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Solaris to Linux Migration 2017 Amid Layoffs

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  • Solaris to Linux Migration 2017

    Many people have contacted me recently about switching from Solaris (or illumos) to Linux, especially since most of the Solaris kernel team were let go this year (including my former colleagues, I'm sorry to hear). This includes many great engineers who I'm sure will excel in whatever they choose to work on next. They have been asking me about Linux because I've worked for years on each platform: Solaris, illumos, and Linux, in all cases full time and as a subject matter expert. I've also done some work on BSD, which is another compelling choice, but I'll discuss that another time. The following is my opinion and not an official guide to any OS.

    Switching from Solaris to Linux has become much easier in the last two years, with Linux developments in ZFS, Zones, and DTrace. I've been contributing (out of necessity), including porting my DTraceToolkit tools to Linux, which also work on BSD. What follows are topics that may be of interest to anyone looking to migrate their systems and skillset: scan these to find topics that interest you.

  • Oracle staff report big layoffs across Solaris, SPARC teams
  • Sun set: Oracle closes down last Sun product lines

    None of this is a real surprise. Oracle had cut former Sun engineers and developers by a thousand employees in January. In Oracle's most recent SPARC/Solaris roadmap, the next generation Solaris 12 had been replaced by Solaris 11.next and SPARC next -- incremental upgrades.

    Former Sun executive Bryan Cantrill reported, based on his conversations with current Solaris team members, that Oracle's latest layoffs were, "So deep as to be fatal: The core Solaris engineering organization lost on the order of 90 percent of its people, including essentially all management." James Gosling, Java's creator, summed it up: "Solaris ... got a bullet in the head from Oracle on Friday."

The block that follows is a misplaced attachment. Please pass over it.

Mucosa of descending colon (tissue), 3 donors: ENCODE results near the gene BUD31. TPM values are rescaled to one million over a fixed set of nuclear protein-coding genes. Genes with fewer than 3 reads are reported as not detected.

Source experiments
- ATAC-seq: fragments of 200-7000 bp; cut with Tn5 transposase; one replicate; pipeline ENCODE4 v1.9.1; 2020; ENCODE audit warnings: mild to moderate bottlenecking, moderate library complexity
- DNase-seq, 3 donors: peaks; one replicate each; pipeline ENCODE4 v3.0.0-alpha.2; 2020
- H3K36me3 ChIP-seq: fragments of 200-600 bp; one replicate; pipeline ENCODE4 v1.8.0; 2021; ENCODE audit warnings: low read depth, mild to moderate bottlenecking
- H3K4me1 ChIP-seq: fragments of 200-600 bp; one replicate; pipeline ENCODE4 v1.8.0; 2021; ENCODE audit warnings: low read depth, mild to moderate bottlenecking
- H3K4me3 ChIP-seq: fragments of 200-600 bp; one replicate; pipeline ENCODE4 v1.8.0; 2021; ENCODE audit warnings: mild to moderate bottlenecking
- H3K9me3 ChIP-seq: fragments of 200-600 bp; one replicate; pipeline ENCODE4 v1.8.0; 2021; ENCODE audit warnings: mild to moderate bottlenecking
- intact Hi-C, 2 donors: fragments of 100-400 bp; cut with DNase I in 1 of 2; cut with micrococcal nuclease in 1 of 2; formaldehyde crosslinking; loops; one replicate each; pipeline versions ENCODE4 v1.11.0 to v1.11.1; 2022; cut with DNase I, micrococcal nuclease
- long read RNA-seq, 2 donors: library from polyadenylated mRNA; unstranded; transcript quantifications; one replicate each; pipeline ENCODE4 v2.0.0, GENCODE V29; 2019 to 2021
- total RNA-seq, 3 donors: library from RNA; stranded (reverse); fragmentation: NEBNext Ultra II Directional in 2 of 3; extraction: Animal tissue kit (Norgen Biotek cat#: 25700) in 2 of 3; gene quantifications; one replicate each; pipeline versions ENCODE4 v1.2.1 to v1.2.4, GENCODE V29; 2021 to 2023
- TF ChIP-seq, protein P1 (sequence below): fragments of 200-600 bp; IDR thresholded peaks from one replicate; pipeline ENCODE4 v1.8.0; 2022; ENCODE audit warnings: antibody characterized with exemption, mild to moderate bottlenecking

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Firefox takes a Quantum leap forward with new developer edition

Earlier this year we wrote about Project Quantum, Mozilla's work to modernize Firefox and rebuild it to handle the needs of the modern Web. Today, that work takes a big step toward the mainstream with the release of the new Firefox 57 developer edition. The old Firefox developer edition was based on the alpha-quality Aurora channel, which was two versions ahead of the stable version. In April, Mozilla scrapped the Aurora channel, and the developer edition moved to being based on the beta channel. The developer edition is used by a few hundred thousand users each month and is for the most part identical to the beta, except it has a different theme by default—a dark theme instead of the normal light one—and changes a few default settings in ways that developers tend to prefer. Read more

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GNU/Linux in Ataribox

  • Ataribox will run Linux and AMD custom processor, will cost $300
    In June, Atari declared itself "back in the hardware business" with the announcement of the Ataribox—a retro-styled PC tech-based console. One month later it emerged Atari plans to crowdfund the project, and now we have some hard facts on cost, and what's under its hood. Speaking to VentureBeat, the Ataribox creator and general manager Feargal Mac says an Indiegogo funding campaign will launch this year, and that the final product will ship in spring of 2018. When it does, it'll cost between $250—$300 and will boast an AMD custom processor with Radeon graphics.
  • Atari are launching a new gaming system, the 'Ataribox' and it runs Linux
    Another Linux-based gaming system is coming, this time from Atari. The Ataribox [Official Site] will run on an AMD processor and it sounds quite interesting.

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